You are Here (Teenbeat)
by Tim Den
Wow. No, seriously, WOW. Somehow +/-, once known more for its “members of Versus” tag than anything else, have transformed into indie rock’s brightest contenders. The sophistication – compositionally, aesthetically, melodically, lyrically – on You Are Here is so profoundly perfect, so solid, that I dare say it makes them the ONLY indie band worthy of standing shoulder-to-shoulder with Radiohead’s Hail to the Thief. The parallels are all there: The smart songcraft wrapped in well-layered electronica, inventive time signatures making love to catchy vocal lines, the addition and subtraction of the subtlest detail that somehow make a world of difference… The efficiency is almost mathematically precise. And with such flawless balance of all the right textures and cues, is it any wonder that not one out of the 11 tracks here falls below amazing?
Every song is unique in its mood, delivery, and anatomy, yet all of them manipulate nuances to turn their cores upside down, inside out, into another sonic language and back again without losing any identity. Example: “She’s Got Your Eyes” has a grooving clean guitar riding along at 7/8, but then reinterprets its boundaries by taking out everything and readdressing the riff with keyboard sub-bass before exploding into a distortion guitar-heavy version of the same refrain. The dynamics of the transitions keep the momentum from being disturbed, allowing the song to redefine itself multiple times without losing its focus.
Sometimes, these redefinitions even enhance the lyrics. In “No One Sees You Like I Do,” a sneaky electronic intro plays on the listener’s presumption that the song – based on the title – is an endearing ode to a loved one… until further verses reveal the double meaning. “No one sees you like I do” means “you’re special in my eyes,” but also evidently “no one else gets to see you the way I do, which is bound and gagged and kidnapped.” Of course, guitarist James Buluyut never spells it out that clearly, he lets the music do that. Just as references to tied hands and blindfolds deliver the song’s actual meaning, the serene electronic blanket is intercepted by bursts of crashing cymbals and screaming power chords (and back again). The disorienting juxtaposition and “boo!” nature of the sudden change make the lyrical revelation that much more unexpected. Brilliant.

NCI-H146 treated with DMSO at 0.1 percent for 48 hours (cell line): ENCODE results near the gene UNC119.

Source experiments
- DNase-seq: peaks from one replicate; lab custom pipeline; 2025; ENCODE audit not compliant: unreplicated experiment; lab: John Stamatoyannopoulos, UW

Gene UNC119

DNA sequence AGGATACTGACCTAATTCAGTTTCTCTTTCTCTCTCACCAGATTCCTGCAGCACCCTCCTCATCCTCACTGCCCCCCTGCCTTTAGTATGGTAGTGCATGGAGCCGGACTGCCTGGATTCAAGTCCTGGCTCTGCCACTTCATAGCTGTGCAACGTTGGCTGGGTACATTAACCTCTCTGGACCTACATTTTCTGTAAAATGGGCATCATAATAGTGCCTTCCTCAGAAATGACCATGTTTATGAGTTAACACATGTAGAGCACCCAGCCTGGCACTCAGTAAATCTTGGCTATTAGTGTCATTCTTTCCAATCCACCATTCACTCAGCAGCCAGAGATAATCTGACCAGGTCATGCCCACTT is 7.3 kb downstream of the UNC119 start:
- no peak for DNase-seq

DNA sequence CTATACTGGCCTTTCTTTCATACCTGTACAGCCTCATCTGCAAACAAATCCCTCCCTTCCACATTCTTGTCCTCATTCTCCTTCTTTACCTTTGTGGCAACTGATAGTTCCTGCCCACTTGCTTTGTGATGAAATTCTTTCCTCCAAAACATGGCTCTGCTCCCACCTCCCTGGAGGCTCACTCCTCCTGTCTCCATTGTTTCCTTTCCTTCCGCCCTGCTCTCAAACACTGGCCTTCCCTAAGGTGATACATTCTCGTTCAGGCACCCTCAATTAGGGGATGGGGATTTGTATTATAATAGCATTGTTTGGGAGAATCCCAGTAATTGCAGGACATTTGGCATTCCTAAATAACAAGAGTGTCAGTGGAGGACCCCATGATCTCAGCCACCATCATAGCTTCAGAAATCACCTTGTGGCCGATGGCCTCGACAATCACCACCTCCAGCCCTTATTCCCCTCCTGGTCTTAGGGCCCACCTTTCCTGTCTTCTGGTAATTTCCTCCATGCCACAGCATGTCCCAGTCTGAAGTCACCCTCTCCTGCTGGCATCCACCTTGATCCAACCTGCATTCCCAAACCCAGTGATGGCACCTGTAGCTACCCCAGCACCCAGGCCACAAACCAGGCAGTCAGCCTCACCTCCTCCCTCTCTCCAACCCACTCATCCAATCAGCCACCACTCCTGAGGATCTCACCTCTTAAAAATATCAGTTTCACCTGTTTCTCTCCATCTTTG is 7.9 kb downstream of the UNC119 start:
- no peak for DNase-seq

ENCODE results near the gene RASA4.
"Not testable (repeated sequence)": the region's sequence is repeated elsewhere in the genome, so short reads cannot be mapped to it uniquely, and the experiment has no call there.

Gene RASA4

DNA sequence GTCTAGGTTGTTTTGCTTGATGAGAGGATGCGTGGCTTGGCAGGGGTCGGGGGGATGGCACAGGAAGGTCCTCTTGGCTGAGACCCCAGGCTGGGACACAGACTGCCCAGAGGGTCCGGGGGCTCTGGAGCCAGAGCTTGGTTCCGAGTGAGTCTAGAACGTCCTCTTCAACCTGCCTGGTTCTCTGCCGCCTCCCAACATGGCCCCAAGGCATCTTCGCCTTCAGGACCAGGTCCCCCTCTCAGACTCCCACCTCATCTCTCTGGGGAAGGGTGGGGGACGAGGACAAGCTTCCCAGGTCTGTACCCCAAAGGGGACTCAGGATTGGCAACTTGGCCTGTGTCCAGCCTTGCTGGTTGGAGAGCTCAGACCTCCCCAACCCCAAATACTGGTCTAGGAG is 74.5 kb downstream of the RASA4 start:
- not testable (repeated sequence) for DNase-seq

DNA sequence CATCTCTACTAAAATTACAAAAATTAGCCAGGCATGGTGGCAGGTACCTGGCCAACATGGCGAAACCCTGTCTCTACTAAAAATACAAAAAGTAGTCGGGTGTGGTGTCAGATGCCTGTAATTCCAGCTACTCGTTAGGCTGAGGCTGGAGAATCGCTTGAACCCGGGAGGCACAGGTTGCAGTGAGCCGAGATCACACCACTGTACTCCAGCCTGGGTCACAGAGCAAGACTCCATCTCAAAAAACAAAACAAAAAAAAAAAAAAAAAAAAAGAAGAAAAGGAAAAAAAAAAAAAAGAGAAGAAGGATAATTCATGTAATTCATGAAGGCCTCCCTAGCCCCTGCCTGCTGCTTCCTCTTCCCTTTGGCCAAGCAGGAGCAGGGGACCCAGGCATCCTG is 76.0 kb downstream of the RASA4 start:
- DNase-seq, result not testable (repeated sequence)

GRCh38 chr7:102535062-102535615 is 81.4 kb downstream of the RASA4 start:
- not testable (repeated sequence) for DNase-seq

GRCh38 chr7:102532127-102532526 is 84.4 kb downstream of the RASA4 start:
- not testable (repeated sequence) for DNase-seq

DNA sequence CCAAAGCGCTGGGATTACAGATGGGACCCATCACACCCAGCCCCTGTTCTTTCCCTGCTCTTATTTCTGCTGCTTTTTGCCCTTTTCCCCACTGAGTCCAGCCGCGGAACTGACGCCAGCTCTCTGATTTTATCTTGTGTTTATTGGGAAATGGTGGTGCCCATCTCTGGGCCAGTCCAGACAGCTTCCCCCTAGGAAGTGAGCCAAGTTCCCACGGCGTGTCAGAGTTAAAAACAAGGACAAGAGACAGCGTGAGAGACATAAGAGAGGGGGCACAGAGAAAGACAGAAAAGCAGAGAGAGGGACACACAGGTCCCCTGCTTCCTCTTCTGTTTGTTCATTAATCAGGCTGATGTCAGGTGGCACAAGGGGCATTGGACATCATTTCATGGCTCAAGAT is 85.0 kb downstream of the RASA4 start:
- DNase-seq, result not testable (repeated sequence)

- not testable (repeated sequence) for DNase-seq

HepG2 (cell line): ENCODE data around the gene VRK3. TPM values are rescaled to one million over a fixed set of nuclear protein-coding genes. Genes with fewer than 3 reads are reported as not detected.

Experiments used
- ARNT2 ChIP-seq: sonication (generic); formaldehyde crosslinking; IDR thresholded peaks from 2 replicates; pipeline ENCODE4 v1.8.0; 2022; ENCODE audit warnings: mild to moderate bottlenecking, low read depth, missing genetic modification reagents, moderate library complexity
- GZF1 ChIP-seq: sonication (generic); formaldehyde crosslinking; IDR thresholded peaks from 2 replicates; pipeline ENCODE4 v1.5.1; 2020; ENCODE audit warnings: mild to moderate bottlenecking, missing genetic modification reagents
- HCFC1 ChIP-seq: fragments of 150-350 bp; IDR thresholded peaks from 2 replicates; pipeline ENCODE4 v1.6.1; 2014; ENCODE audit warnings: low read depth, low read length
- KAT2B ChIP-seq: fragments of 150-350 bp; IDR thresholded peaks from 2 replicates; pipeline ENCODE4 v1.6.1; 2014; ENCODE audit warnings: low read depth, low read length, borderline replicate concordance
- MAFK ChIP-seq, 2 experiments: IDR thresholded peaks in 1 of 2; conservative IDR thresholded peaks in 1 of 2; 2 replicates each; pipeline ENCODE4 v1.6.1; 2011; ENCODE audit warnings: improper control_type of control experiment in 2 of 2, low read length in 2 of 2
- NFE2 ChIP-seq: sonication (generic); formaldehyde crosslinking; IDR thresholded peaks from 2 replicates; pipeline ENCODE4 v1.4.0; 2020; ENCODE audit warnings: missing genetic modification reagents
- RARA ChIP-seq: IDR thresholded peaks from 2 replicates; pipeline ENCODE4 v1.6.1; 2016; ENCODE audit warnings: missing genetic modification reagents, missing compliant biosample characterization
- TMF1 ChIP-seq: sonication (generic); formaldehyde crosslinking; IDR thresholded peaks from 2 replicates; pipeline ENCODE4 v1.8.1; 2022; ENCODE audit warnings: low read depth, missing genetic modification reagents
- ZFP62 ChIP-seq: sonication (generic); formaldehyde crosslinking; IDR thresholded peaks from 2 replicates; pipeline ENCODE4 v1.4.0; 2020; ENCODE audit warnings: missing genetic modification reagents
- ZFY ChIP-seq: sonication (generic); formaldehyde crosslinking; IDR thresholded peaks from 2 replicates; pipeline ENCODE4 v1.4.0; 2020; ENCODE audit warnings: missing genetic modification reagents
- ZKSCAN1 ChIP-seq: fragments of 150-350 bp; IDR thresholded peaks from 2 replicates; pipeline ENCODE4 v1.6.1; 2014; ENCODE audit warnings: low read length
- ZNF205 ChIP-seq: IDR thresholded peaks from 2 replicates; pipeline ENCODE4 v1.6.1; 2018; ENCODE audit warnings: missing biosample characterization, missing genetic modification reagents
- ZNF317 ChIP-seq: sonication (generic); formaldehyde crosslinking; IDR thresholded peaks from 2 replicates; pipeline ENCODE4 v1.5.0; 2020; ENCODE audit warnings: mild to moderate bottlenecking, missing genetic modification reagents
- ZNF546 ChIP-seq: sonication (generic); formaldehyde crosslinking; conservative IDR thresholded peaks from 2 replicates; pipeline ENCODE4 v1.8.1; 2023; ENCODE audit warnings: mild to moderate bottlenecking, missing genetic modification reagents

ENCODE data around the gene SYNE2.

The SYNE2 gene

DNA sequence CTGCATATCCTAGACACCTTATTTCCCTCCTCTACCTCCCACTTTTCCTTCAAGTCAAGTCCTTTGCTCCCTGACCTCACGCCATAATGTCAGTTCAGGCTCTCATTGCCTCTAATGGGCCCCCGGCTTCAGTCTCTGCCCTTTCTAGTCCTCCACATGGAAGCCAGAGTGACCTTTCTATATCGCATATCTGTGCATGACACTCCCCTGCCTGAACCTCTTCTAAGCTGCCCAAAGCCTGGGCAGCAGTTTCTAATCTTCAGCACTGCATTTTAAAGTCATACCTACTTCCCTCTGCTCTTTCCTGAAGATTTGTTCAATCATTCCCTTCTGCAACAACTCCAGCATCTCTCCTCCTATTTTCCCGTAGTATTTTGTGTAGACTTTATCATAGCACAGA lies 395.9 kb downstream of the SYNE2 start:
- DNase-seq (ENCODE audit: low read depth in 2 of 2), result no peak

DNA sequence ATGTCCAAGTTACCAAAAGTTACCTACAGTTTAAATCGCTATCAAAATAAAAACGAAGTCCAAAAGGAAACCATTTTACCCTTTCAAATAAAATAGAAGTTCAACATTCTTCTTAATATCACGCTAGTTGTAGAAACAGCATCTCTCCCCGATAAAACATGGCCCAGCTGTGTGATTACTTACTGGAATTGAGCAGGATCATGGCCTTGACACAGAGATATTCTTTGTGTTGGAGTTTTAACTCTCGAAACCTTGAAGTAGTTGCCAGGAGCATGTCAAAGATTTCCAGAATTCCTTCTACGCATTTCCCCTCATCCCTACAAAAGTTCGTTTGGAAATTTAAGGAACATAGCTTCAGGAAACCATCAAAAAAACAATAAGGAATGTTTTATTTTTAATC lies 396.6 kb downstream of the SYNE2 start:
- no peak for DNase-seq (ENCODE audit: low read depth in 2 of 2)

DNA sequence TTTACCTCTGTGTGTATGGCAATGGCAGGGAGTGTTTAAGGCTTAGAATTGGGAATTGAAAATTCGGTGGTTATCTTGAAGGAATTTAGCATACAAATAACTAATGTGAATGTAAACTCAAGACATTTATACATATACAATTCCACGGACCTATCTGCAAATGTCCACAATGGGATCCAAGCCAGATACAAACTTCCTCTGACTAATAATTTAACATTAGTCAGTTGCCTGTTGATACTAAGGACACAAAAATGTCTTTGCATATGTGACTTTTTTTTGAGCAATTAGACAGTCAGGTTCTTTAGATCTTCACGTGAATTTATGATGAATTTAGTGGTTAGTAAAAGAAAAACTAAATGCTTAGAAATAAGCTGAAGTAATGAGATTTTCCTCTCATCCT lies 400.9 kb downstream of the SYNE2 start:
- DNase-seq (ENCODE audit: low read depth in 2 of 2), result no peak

Elsewhere, Baluyut uses double meanings to similar effect. On “Cutting Out,” he sings alongside vibraphones “I called you on the phone/you’re cutting out… I’m still hanging on/you’re cutting out/I think you’re breaking up,” before the chorus erupts into a jangly storm and he declares “I didn’t realize what you had said/I only thought the line was going dead.” Simple description of a cell phone conversation gone wrong? Or metaphorical imagery of a romantic breakdown? More important than a straight answer is the fact that, unlike most rock lyrics (which border on asinine), Buluyut is able to build shades of viewpoints within words. The fact that he’s able to structure the song around them is even more of an accomplishment.
And what accomplishments these songs are. Whether it’s the fragile “Summer Dress 1 (All Her Winter Clothes)” or the-song-Longwave-and-Radio-4-wish-they-could-write “Trapped Under Ice Floes (Redux),” melodies are aplenty and hooks are in all of your orifices. Even guitarist/vocalist Patrick Ramos (Versus’ drummer, no less) contributes two of the album’s best tracks, opener “Ventriloquist” (mesmerizing electronica) and “Megalomaniac” (an odd-time strummer that’s the closest thing to Self-Titled Long-Playing Debut Album‘s material). “Here We Are (Again)” sounds like an excellent lost Jejune track from their heyday, “Everything I See Makes it Feel Wrong” closes out the album with sombre heartbreak and perfectly-placed choir/trumpets (again with the immaculate details!). There simply isn’t anything here not praise-worthy. Stack it all up on top of drummer Chris Deaner’s Ft. Knox-thick chops, and I’m placing all bets on +/-.
You Are Here is the final word on indie rock’s marriage to electronica, not to mention a reaffirmation of everything that’s good about songwriting. When a band can pull off such an unbelievable feat, do you dare not worship them?